At least two cases support the trial court's application of the law to the facts which it found: Stienback v. Halsey, 115 Cal. App. 2d 213 [251 P.2d 1008], and Priebe v. Sinclair, 90 Cal. App. 2d 79 [202 P.2d 577]. While Myrna, as noted earlier, does not challenge the finding that the properties [227 Cal. App. 2d 165] were obtained under false promises of marriage, their acquisition in such manner was litigated below. In Stienback, the court quoted from Simonian v. Donoian, 96 Cal. App. 2d 259, 261 [215 P.2d 119]: "The breach of a marriage contract may be shown by any words or conduct although there is neither verbal nor written refusal to marry. ..." fn. 3 See also the further quotation from Simonian: "Where any substantial evidence supports the finding it will not be disturbed on appeal. ... And this is true even though there is sufficient support for a contrary finding." (P. 262.) Contrary to Myrna's contention, Stienback is not distinguishable because, as she says, the parties were engaged for a relatively short period of time and "all of the gifts were expressly made upon the basis of defendant's promise of marriage." Section 1590 contains no time limitations; furthermore, "the intent with which an act is done is a question of fact to be determined from all the evidence in the case and a finding thereon by the trial court will not be disturbed." (Braun v. Brown, 14 Cal. 2d 346, 354 [94 P.2d 348, 127 A.L.R. 773].)
 Before passing to the next major assignment of error, in her reply brief Myrna for the first time makes the point that section 1590 "may" be inapplicable if an out-of-state marriage is contemplated. There are decisions holding that points thus belatedly made need not be considered. (Wilson v. Board of Retirement, 156 Cal. App. 2d 195, 207 [319 P.2d 426].) Be that as it may, the only authority for the above observation is a footnote in a law review article: " 'In this State' seems to modify 'contemplated marriage'; thus, the section may be inapplicable if the parties contemplated an out-of-state marriage, or had not contemplated any particular place. The relevance of such a geographical requirement is not apparent. ..." (38 Cal.L.Rev. 529, 530.) While there was evidence that Warren wanted to be married in Las Vegas, Nevada, the geographical requirement is wholly out of harmony with the language and spirit of the statute. We decline to construe a statute in a way that will lead to absurd results; indeed, we know of no law which prohibits residents of this state, free to do so, from marrying in any jurisdiction they select.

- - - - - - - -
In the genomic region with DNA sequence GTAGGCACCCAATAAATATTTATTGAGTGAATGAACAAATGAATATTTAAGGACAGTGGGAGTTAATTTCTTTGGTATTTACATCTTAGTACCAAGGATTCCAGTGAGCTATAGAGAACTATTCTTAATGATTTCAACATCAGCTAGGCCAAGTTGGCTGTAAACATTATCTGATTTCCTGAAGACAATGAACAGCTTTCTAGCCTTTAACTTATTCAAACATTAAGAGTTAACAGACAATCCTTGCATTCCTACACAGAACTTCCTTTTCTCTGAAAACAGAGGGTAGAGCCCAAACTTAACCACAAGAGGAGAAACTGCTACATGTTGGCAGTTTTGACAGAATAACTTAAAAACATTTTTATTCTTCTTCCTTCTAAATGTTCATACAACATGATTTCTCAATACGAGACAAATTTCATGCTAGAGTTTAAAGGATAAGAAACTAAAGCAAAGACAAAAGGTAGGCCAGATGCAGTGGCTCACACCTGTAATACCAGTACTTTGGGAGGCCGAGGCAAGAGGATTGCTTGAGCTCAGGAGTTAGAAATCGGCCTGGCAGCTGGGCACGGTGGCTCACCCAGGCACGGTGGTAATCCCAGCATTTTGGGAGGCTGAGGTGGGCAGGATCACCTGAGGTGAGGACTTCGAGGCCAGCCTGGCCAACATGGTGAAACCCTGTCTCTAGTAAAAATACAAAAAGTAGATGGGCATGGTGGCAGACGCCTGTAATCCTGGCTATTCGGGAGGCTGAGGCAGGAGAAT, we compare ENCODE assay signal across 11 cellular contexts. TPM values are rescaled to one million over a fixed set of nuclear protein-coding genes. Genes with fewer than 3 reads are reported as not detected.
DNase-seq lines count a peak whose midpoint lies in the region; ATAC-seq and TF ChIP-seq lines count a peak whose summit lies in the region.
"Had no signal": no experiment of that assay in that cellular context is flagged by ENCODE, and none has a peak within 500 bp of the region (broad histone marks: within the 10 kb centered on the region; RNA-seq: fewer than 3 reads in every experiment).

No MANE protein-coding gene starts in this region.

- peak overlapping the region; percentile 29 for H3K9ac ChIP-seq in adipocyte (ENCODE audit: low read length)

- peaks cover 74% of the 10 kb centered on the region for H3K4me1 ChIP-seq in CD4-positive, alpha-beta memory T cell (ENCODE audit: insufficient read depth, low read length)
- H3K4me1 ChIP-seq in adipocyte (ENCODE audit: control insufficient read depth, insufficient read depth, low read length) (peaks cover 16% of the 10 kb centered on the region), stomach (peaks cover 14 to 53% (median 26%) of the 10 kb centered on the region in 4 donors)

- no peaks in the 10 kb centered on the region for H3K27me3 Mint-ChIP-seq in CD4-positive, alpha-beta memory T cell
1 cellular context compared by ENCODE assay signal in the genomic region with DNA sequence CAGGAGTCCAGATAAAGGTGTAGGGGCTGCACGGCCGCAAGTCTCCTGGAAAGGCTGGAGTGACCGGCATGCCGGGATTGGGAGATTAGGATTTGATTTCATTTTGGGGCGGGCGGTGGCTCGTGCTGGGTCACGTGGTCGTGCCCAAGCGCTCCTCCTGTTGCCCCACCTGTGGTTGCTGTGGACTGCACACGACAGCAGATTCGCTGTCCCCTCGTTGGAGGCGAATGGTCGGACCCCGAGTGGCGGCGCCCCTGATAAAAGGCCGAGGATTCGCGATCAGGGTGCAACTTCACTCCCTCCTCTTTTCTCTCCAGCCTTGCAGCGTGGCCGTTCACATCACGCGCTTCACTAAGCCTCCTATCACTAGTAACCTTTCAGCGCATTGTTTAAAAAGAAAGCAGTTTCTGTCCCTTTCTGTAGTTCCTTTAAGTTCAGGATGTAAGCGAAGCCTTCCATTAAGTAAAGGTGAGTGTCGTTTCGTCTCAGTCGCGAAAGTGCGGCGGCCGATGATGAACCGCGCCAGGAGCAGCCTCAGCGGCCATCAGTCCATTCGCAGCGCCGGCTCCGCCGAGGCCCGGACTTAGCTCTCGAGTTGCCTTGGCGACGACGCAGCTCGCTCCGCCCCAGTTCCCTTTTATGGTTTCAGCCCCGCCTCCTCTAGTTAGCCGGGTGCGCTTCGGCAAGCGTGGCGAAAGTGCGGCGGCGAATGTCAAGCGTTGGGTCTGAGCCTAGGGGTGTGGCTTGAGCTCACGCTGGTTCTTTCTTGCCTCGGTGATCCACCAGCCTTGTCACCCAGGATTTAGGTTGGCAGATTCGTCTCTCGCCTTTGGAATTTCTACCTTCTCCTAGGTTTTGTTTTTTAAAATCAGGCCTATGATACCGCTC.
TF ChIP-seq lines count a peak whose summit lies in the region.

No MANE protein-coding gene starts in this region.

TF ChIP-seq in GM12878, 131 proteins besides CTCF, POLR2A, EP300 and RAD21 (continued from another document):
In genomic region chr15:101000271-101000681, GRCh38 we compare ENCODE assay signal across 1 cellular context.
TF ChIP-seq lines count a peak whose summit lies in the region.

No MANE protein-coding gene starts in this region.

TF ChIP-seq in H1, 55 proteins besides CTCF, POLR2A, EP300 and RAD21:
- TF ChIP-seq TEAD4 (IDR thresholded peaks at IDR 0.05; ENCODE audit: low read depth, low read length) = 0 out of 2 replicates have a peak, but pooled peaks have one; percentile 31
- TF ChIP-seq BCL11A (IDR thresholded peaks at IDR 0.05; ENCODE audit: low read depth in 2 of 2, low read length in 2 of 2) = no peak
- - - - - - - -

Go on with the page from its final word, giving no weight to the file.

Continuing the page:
[1b] Since section 1590 provides that upon proof of the breach "the donor may recover such gift or such part of its value as may, under all of the circumstances of the case, be [227 Cal. App. 2d 166] found by a court or jury to be just," Myrna contends that the court in the present proceeding failed to consider the equities of the parties. The judgment, she points out, gives all of the property acquired by the parties to Warren except for some items of furniture owned by her prior to the commencement of their relationship. She also points out that in suits for partition it is the general rule that all equities and conflicting claims may be adjusted upon principles which govern courts of equity. (Demetris v. Demetris, 125 Cal. App. 2d 440, 444-445 [270 P.2d 891].) In the case just cited, however, there was an affirmance; but in the present proceeding appellant is asking us to substitute our views for those of the trier of fact which clearly, under the governing statute, is vested with the discretionary power to do justice to all concerned. Despite her asserted harsh treatment, Myrna was supported by Warren for four years.  "The discretion was the trial judge's, not ours; and we can only interfere if we find that under all the evidence, viewed most favorably in support of the trial court's action, no judge could reasonably have made the order that he did." (Newbauer v. Newbauer, 95 Cal. App. 2d 36, 40 [212 P.2d 240].) This, we are unable to say, is a case for appellate intervention.
Finally it is urged that the court erred in not applying the doctrine of "clean hands." In this connection, reference is made to Warren's action in filing with his employer a false statement that the parties were married; too, he filed a false claim with an insurance company so that Myrna, stated therein to be his wife, could recover the expenses of hospitalization; joint federal and state income tax returns were filed from 1955 to 1958; documents involving the transfer of real property were executed by the parties as husband and wife. While Warren, as indicated above, misled others, he did not mislead Myrna; furthermore, she likewise participated in such wrongful conduct.  "The clean hands rule does not call for denial of relief to a plaintiff guilty of any past improper conduct; it is only misconduct in the particular transaction or connected with the subject matter of the litigation which is a defense." (Witkin, Summary of Cal. Law, p. 2793.)
The judgment is affirmed.
Wood, P. J., and Fourt, J., concurred.
FN 1. Section 1590 provides: "Where either party to a contemplated marriage in this State makes a gift of money or property to the other on the basis or assumption that the marriage will take place, in the event that the donee refuses to enter into the marriage as contemplated or that it is given up by mutual consent, the donor may recover such gift or such part of its value as may, under all the circumstances of the case, be found by the court or jury to be just."
FN 2. Unknown to the parties, Myrna's husband obtained the final decree in November of 1956.
FN 3. In Myrna's opening brief there is a reference to Warren's testimony that she never refused to marry him.